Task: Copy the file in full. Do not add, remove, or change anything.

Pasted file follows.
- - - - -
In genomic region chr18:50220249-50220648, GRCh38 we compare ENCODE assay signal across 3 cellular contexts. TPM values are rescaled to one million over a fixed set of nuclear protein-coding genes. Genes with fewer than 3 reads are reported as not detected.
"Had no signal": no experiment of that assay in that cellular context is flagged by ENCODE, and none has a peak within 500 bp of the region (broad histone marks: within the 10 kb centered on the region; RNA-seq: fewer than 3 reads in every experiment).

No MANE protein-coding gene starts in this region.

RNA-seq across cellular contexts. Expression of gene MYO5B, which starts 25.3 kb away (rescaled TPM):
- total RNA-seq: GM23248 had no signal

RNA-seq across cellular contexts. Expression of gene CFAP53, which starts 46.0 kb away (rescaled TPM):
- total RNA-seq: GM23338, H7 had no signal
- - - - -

In genomic region chr18:50220249-50220648, GRCh38 we compare ENCODE assay signal across 3 cellular contexts. TPM values are rescaled to one million over a fixed set of nuclear protein-coding genes. Genes with fewer than 3 reads are reported as not detected.
"Had no signal": no experiment of that assay in that cellular context is flagged by ENCODE, and none has a peak within 500 bp of the region (broad histone marks: within the 10 kb centered on the region; RNA-seq: fewer than 3 reads in every experiment).

No MANE protein-coding gene starts in this region.

RNA-seq across cellular contexts. Expression of gene MYO5B, which starts 25.3 kb away (rescaled TPM):
- total RNA-seq: GM23248 had no signal

RNA-seq across cellular contexts. Expression of gene CFAP53, which starts 46.0 kb away (rescaled TPM):
- total RNA-seq: GM23338, H7 had no signal